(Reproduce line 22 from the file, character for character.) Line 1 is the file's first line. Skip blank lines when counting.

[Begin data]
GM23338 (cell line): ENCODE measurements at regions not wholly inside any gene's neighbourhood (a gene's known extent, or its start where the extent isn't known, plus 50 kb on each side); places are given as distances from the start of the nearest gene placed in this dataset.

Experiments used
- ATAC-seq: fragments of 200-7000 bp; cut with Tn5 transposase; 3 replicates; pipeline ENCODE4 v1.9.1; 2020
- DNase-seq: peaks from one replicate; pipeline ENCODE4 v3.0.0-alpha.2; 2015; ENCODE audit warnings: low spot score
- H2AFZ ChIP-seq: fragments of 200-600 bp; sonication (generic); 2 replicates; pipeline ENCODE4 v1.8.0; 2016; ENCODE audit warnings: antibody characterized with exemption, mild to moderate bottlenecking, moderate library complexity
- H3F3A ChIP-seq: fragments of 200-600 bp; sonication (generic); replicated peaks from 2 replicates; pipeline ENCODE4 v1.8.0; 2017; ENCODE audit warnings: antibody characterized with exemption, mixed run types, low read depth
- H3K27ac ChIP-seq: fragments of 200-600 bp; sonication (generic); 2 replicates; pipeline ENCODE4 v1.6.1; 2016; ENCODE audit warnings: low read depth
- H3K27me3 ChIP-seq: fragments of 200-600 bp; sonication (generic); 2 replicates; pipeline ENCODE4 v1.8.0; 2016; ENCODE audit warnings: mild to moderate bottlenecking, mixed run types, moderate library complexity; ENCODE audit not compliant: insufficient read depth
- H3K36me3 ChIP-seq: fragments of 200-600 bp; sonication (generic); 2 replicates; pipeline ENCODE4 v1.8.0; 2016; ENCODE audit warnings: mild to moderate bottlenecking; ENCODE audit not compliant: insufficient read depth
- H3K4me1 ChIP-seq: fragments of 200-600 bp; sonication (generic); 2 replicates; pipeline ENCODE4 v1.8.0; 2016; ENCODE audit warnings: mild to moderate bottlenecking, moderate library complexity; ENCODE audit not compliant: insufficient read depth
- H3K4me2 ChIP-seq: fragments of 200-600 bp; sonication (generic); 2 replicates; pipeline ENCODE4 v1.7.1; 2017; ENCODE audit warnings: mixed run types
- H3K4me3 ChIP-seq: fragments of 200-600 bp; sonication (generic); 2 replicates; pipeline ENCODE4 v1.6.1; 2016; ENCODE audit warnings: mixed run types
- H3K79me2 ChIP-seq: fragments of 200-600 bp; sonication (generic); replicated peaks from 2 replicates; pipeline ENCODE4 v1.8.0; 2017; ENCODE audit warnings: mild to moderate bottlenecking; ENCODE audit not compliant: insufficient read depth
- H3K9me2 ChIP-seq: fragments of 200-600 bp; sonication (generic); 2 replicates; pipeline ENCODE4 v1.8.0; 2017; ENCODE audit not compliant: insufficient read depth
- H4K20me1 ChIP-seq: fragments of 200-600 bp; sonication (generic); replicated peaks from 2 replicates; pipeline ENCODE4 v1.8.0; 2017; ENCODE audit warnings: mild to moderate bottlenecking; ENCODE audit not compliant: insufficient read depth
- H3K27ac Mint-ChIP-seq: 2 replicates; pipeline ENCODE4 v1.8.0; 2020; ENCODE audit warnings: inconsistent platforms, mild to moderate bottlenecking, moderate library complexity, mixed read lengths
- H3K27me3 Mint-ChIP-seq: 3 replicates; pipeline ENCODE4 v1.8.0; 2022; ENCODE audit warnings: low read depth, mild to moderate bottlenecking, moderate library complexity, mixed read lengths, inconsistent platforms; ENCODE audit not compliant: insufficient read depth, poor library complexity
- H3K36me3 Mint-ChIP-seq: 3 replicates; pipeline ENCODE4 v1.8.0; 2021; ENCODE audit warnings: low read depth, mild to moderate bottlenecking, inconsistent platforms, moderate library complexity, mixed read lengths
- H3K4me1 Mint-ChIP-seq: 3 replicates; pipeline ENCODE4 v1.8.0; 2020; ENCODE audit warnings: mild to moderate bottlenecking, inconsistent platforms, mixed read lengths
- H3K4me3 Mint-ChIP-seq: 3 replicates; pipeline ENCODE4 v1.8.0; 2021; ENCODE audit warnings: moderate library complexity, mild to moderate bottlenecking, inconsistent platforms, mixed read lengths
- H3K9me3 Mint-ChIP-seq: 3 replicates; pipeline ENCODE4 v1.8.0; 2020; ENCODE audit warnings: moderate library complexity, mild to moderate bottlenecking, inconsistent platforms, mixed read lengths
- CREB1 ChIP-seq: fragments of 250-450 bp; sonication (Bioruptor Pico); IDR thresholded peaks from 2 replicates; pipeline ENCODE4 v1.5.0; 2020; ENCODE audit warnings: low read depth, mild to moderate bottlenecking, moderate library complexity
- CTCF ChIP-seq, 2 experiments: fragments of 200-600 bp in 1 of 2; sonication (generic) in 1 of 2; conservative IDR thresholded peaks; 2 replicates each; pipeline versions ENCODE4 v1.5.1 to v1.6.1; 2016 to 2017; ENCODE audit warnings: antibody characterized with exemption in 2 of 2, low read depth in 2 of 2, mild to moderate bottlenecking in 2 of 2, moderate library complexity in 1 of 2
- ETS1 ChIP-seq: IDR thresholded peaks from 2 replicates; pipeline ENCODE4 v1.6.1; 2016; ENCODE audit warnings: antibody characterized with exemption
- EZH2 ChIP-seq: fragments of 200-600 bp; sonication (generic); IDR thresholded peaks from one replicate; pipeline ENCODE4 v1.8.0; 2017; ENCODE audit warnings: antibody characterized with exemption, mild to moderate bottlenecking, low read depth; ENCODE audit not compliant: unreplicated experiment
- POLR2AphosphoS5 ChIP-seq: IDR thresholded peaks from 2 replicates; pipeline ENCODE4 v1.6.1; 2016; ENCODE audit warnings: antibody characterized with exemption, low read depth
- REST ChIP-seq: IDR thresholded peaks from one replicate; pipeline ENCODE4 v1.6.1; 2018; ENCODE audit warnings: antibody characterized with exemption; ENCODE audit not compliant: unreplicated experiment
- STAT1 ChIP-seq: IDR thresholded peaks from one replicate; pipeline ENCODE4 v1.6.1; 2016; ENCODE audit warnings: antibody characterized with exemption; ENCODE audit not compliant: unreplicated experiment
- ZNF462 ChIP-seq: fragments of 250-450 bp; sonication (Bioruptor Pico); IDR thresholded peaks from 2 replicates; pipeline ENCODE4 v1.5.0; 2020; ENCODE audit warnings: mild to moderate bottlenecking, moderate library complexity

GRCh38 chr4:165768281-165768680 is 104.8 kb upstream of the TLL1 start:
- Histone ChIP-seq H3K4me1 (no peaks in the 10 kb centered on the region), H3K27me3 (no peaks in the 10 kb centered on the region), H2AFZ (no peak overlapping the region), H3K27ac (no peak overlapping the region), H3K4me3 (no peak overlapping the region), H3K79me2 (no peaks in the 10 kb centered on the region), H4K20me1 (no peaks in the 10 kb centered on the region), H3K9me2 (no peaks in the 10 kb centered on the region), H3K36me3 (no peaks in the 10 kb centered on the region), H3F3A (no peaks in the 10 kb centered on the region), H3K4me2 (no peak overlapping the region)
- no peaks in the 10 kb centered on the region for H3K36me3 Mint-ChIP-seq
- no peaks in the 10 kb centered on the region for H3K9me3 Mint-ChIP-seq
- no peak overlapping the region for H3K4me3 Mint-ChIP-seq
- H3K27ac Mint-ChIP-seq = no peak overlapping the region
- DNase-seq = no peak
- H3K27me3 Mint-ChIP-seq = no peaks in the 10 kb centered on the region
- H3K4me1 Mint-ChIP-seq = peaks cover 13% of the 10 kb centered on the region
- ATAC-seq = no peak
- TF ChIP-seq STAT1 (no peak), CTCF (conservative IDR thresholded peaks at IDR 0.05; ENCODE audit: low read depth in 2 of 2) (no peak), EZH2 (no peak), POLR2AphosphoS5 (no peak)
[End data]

- CREB1 ChIP-seq: fragments of 250-450 bp; sonication (Bioruptor Pico); IDR thresholded peaks from 2 replicates; pipeline ENCODE4 v1.5.0; 2020; ENCODE audit warnings: low read depth, mild to moderate bottlenecking, moderate library complexity